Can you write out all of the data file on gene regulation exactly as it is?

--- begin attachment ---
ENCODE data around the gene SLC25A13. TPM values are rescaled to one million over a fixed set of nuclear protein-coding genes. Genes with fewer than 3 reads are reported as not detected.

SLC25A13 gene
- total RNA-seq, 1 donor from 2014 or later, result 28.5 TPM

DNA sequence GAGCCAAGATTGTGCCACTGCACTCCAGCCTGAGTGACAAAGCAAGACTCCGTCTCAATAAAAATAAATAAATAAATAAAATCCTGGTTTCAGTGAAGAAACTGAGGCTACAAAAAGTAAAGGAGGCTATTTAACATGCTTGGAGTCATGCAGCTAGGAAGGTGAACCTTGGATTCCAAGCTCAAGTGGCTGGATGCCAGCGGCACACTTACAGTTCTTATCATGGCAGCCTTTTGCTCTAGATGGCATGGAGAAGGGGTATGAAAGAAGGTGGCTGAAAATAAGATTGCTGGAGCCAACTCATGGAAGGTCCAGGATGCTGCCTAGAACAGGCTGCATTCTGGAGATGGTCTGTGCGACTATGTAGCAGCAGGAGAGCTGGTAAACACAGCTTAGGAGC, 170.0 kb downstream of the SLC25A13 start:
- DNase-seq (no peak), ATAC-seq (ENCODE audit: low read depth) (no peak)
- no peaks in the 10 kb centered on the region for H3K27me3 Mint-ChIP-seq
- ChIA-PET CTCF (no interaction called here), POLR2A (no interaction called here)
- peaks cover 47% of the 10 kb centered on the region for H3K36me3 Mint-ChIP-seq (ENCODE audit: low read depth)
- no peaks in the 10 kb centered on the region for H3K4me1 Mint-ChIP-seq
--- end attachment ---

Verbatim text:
ENCODE data around the gene SLC25A13. TPM values are rescaled to one million over a fixed set of nuclear protein-coding genes. Genes with fewer than 3 reads are reported as not detected.

SLC25A13 gene
- total RNA-seq, 1 donor from 2014 or later, result 28.5 TPM

DNA sequence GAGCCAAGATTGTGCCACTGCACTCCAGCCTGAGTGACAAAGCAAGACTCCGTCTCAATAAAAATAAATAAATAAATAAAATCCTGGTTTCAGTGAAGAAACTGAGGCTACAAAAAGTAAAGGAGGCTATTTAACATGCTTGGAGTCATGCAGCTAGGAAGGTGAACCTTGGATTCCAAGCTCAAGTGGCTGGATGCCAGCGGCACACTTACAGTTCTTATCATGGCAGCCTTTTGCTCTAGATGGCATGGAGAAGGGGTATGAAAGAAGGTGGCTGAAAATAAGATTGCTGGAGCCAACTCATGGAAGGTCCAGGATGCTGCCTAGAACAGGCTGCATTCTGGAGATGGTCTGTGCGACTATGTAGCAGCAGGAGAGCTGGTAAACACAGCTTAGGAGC, 170.0 kb downstream of the SLC25A13 start:
- DNase-seq (no peak), ATAC-seq (ENCODE audit: low read depth) (no peak)
- no peaks in the 10 kb centered on the region for H3K27me3 Mint-ChIP-seq
- ChIA-PET CTCF (no interaction called here), POLR2A (no interaction called here)
- peaks cover 47% of the 10 kb centered on the region for H3K36me3 Mint-ChIP-seq (ENCODE audit: low read depth)
- no peaks in the 10 kb centered on the region for H3K4me1 Mint-ChIP-seq